• Actually not too uncommon during the Bebe Daniels era (1915-1919). Even rarer in the Mildred Davis era (1919-1923); Number, Please? is the only one of the 15 Harold/Mildred films where the former loses the latter (when the purse he's spent the whole movie trying to bring back to the girl is eaten by a goat).
  • Dodgy Toupee: Harold is riding in a roller coaster in Number, Please? when another passenger's toupee flies off and hits Harold (in the last car) in the face.
  • Endearingly Dorky: His "Glasses" character was probably one of the earliest examples. This is actually a pretty good illustration of the effect of the glasses. Without the glasses, he wasn't "adorkable", he was just a very handsome man.
  • Fake-Out Opening: Many of his films start with a misleading opening as a gag.
  • Fun with Subtitles: To a far greater extent than Keaton or Chaplin, Lloyd used the title cards for gags.
    • To the point that's it's almost overwritten, like Woody Allen (who was clearly influenced by Lloyd).
  • Go-Getter: Usually played this type of character or Idle Rich.
  • Grievous Bottley Harm: In An Eastern Westerner, the heroine whacks a beer bottle over the bad guy's head. It shatters, but he has no lasting ill effects.
  • Handicapped Badass: He pulled off a ton of incredible stunts while missing a thumb and index finger.
  • Hangover Sensitivity: In Captain Kidd's Kids, Harold wakes up after a wild bachelor party, and puts an enormous block of ice on his head.
  • Happy Ending: Almost all of them.
  • Hong Kong Dub: Welcome Danger was already finished as a silent film when Lloyd decided to ride the talkie wave and remake it as a sound film. Some of the material was re-shot with synchronized sound, but other scenes featured dialogue and sound effects dubbed onto silent footage. The dubbing is egregiously bad.
  • Iconic Outfit: The horn-rimmed glasses, to the point where Lloyd could walk around unrecognized when he wasn't wearing them (they were strictly a prop, he didn't need them to see; they also had no lenses, as the glass would have reflected the stage lighting).
    • Usually, though not always, accompanied by a straw hat.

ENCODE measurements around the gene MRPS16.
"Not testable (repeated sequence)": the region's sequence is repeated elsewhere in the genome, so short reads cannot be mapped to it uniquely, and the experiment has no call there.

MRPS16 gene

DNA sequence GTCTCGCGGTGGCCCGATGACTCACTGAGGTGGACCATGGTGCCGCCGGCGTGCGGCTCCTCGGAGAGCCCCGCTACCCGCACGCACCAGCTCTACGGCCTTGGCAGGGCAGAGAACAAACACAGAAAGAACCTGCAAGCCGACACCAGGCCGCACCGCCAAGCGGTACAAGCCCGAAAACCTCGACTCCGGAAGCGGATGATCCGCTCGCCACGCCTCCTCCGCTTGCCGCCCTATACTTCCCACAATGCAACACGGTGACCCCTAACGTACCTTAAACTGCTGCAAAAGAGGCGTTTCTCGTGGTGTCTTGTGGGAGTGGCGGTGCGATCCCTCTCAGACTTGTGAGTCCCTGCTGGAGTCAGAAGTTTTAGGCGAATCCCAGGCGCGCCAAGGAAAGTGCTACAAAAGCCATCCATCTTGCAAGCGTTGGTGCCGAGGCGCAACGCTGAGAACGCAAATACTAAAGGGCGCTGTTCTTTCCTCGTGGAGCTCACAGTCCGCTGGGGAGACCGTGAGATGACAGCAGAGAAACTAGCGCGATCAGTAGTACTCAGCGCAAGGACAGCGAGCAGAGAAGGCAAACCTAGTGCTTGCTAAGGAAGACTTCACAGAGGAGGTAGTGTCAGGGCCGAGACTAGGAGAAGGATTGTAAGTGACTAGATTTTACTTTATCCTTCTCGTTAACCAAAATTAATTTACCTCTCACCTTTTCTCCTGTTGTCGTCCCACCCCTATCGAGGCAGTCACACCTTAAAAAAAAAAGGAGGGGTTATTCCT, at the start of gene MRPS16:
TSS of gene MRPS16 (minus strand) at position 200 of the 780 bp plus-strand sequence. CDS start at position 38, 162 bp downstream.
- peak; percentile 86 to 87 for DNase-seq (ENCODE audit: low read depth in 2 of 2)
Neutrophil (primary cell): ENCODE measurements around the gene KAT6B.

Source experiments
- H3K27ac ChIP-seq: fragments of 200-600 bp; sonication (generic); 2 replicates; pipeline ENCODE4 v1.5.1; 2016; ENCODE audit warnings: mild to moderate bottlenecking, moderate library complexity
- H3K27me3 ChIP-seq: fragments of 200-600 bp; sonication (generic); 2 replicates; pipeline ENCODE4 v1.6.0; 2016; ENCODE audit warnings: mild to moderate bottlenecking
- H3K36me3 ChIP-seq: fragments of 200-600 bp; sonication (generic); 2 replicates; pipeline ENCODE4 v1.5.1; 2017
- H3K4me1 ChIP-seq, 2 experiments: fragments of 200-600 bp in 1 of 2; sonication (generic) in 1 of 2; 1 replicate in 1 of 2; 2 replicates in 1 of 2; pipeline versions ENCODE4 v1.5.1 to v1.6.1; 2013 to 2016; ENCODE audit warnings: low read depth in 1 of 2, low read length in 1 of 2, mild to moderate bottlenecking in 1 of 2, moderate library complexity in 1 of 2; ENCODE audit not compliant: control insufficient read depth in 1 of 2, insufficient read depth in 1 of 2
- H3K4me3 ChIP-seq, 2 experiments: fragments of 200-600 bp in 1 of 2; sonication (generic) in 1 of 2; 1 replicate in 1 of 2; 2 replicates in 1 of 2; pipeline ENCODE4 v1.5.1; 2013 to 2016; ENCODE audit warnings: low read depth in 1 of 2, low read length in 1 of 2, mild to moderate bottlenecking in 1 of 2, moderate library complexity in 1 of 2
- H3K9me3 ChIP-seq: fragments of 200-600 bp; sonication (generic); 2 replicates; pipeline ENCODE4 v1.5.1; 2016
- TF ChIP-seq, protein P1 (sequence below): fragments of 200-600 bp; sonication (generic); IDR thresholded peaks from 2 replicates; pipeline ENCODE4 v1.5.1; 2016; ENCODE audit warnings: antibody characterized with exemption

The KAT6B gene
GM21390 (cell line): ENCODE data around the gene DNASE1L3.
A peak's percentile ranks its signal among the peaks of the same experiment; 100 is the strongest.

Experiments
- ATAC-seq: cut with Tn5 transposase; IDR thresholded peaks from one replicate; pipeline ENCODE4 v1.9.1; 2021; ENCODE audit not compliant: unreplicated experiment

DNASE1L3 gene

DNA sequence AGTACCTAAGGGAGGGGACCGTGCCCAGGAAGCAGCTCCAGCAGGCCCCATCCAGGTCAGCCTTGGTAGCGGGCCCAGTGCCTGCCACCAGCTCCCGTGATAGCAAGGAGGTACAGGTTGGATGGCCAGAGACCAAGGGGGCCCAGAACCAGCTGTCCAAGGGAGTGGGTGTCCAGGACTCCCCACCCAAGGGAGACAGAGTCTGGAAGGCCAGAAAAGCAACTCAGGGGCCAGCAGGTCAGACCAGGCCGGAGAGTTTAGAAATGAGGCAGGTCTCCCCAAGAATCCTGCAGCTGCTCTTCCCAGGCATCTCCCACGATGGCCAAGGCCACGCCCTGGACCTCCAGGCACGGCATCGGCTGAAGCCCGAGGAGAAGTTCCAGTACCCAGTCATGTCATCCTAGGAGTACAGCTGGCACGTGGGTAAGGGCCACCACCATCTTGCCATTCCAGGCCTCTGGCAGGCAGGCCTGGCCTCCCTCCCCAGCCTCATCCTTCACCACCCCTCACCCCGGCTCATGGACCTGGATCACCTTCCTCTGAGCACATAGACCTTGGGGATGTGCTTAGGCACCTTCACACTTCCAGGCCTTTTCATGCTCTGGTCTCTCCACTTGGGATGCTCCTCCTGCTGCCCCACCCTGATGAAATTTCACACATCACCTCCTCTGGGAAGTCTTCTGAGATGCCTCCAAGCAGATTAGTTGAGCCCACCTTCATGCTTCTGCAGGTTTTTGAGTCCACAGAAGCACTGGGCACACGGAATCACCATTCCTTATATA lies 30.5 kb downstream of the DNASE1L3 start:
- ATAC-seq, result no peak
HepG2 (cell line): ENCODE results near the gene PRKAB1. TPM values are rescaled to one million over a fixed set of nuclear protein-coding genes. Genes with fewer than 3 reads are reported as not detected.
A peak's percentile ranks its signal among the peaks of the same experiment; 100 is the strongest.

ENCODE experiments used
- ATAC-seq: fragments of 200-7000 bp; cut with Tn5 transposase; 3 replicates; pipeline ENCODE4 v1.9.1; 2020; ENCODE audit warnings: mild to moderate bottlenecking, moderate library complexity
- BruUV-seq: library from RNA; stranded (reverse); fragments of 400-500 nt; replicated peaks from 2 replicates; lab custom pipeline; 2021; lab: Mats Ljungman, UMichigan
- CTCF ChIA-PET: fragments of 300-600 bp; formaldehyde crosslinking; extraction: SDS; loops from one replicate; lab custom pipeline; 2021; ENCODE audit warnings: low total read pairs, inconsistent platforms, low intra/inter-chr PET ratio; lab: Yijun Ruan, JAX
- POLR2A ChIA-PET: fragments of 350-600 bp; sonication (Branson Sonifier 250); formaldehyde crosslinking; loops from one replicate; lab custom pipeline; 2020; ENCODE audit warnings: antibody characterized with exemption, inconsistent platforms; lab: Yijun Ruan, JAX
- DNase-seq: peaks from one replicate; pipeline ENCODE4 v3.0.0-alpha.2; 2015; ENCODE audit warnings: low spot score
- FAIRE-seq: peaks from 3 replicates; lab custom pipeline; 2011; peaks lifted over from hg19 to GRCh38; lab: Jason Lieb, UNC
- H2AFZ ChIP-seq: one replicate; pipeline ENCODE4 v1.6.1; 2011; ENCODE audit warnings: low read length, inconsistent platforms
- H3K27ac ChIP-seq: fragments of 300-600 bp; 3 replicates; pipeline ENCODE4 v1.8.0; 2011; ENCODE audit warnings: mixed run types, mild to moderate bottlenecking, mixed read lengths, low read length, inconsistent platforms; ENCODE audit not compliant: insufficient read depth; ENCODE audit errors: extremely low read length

• When he finally needed to replace the old frames, he wrote to the manufacturer, who sent him 20 pairs for free, as he was their best advertisement.
  • King Incognito: Mildred Davis's princess character in His Royal Slyness likes to dress like a peasant and leave the castle to see how the people live. That's how she meets Harold.
  • Love at First Sight: Happened with Lloyd and his female co-star on a regular basis. In High and Dizzy he asks Mildred Davis's character if she believes in love at first sight.
  • The Magic Poker Equation: Played with in An Eastern Westerner. Harold sits down to play poker and naturally is dealt a full house in true Magic Poker Equation style. However, this is subverted when the guy sitting next to him is dealt a pair of twos—and surreptitiously switches out his hand for Harold's.
  • Meet Cute: In Take a Chance, Bebe Daniels is mopping up a porch and the sidewalk in front of it when Harold slips and falls on said sidewalk.
  • Mirror Routine: The Marathon (1919), after Harold shattered the mirror. His brother Gaylord Lloyd played his lookalike in the film.
  • Nitro Boost: In the short Get Out and Get Under, Lloyd gives his car cocaine to make it go faster. As in, he literally snatches a needle from a junkie and then injects the contents into his engine.
  • No Name Given: When his characters weren't called "Harold", they were usually called "The Boy".
  • Not-So-Fake Prop Weapon: Real Life. In 1919 Lloyd was posing for photographs with a prop bomb. Unfortunately the not-prop bomb exploded, blowing off the thumb and first two fingers of his right hand. For the rest of his career, including all of the intricate action sequences that were such a hallmark of his 1920s films, Lloyd performed while wearing a specially-made glove designed to hide his injury.
  • On One Condition: In 1917 short Bashful, Harold inherits $2 million from a deceased aunt, but only if he has a wife and baby. His girlfriend agrees to pretend to be the wife, but the search for an infant to be their fake baby leads to a lot of comic business.
  • Racial Face Blindness: In The Cat's-Paw, Lloyd's character Ezekiel Cobb, who grew up in China as the son of a missionary, observes that white girls all look alike.
  • Real Vehicle Reveal: In one Harold Lloyd film, Harold is seen relaxing in the back of a rather luxurious car. Then he shifts position, the car pulls away, and it's revealed he's riding a bicycle.
  • Reveal Shot: Harold Lloyd loved using this for gags and did it many times.